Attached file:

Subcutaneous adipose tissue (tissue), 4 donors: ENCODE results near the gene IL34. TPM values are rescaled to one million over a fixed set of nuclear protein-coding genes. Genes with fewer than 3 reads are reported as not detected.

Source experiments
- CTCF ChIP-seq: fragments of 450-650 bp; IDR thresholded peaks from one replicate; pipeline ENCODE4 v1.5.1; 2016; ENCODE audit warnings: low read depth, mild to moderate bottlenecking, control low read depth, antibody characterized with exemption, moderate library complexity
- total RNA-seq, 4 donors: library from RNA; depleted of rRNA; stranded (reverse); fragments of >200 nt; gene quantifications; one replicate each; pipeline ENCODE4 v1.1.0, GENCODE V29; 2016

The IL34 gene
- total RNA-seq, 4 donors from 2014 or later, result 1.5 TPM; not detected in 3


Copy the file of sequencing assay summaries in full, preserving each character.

Subcutaneous adipose tissue (tissue), 4 donors: ENCODE results near the gene IL34. TPM values are rescaled to one million over a fixed set of nuclear protein-coding genes. Genes with fewer than 3 reads are reported as not detected.

Source experiments
- CTCF ChIP-seq: fragments of 450-650 bp; IDR thresholded peaks from one replicate; pipeline ENCODE4 v1.5.1; 2016; ENCODE audit warnings: low read depth, mild to moderate bottlenecking, control low read depth, antibody characterized with exemption, moderate library complexity
- total RNA-seq, 4 donors: library from RNA; depleted of rRNA; stranded (reverse); fragments of >200 nt; gene quantifications; one replicate each; pipeline ENCODE4 v1.1.0, GENCODE V29; 2016

The IL34 gene
- total RNA-seq, 4 donors from 2014 or later, result 1.5 TPM; not detected in 3